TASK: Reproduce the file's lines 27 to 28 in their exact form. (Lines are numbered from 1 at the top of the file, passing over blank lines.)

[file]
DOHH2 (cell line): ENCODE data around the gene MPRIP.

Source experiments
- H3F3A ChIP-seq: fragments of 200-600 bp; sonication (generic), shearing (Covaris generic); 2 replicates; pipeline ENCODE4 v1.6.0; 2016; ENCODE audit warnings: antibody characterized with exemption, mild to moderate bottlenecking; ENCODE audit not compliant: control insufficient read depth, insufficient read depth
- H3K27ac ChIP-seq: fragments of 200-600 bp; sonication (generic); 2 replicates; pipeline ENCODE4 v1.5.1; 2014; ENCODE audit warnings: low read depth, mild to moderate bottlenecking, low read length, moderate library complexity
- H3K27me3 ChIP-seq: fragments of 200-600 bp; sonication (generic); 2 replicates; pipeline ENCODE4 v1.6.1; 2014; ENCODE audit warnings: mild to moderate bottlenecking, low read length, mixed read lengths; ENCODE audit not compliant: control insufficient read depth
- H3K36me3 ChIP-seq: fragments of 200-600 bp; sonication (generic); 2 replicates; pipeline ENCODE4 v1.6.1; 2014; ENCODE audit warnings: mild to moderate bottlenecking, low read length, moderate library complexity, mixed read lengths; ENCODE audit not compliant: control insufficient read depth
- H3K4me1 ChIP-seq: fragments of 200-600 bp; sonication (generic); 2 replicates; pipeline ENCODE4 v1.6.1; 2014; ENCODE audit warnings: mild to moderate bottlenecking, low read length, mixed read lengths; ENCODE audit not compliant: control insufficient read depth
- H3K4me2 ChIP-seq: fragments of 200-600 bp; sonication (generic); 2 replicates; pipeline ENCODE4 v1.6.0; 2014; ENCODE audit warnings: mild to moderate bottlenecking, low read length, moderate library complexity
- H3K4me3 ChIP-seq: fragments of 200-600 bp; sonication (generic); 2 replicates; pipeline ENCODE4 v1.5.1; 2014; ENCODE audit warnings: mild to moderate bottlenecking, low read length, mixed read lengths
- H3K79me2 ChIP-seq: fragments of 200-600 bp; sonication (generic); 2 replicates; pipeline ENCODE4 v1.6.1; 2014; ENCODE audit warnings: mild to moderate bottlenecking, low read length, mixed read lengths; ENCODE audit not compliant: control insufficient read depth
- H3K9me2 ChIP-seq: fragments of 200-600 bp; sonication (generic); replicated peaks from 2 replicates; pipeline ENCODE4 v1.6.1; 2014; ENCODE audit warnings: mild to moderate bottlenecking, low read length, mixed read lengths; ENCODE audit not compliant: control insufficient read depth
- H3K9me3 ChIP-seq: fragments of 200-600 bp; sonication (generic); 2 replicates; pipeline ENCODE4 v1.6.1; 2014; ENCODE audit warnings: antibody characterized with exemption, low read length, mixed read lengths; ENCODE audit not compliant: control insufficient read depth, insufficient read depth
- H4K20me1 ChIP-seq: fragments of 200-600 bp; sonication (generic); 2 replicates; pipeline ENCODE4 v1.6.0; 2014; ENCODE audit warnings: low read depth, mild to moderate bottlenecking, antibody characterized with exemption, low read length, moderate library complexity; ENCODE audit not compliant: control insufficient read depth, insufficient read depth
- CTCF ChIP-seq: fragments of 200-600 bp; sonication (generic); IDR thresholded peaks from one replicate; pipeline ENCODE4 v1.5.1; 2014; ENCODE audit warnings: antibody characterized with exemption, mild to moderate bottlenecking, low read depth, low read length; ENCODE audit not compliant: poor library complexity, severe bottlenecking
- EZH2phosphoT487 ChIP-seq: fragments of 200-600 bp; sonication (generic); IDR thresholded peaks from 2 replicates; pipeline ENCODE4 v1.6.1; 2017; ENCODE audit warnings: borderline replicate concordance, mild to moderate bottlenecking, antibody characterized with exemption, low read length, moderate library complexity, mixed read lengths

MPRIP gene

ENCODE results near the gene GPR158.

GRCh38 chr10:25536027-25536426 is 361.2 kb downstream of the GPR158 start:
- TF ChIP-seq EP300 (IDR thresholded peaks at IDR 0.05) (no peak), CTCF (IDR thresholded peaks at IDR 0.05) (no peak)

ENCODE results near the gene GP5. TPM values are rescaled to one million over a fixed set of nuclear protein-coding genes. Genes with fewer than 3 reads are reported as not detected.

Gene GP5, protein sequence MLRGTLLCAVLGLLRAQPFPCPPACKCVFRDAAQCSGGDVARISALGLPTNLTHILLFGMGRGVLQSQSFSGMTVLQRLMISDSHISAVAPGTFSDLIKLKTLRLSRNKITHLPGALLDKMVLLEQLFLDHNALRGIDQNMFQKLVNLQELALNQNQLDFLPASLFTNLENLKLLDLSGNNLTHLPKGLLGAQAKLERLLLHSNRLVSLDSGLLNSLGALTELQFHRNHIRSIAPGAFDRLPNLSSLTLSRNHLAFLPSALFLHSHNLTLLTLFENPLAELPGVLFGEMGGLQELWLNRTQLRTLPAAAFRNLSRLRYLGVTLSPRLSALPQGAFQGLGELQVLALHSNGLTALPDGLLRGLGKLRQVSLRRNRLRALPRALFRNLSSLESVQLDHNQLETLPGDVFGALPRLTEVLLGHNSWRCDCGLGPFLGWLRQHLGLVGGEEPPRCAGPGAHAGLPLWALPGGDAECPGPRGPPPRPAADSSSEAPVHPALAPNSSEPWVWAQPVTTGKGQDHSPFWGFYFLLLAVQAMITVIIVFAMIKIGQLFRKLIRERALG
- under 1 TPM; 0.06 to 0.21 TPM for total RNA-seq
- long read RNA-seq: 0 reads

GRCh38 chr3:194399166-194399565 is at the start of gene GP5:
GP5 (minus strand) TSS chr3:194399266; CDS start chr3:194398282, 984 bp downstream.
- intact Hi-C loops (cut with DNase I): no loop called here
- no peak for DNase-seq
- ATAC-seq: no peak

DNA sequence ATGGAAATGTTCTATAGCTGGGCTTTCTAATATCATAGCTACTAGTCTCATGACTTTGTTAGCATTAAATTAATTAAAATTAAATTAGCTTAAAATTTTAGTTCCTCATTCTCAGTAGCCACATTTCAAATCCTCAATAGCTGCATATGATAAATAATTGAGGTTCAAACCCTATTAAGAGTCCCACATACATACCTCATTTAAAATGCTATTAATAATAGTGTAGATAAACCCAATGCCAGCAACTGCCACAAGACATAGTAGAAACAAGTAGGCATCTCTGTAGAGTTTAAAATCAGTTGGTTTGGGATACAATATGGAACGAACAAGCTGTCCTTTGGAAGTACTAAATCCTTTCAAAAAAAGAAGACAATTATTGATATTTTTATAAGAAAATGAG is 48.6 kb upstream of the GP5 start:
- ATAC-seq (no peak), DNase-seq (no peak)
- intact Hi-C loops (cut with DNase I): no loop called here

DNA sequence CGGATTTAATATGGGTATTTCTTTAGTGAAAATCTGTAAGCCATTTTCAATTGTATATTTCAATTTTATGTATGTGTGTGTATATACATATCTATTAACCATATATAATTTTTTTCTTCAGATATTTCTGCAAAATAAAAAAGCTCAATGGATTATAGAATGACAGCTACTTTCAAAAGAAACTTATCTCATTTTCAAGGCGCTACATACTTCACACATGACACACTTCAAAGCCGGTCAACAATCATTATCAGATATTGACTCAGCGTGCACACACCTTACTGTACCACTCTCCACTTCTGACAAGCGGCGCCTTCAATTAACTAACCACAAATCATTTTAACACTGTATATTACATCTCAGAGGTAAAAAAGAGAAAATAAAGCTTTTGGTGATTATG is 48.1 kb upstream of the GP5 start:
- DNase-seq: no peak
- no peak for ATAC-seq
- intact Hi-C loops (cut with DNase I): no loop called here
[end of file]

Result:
- no peak for DNase-seq
- ATAC-seq: no peak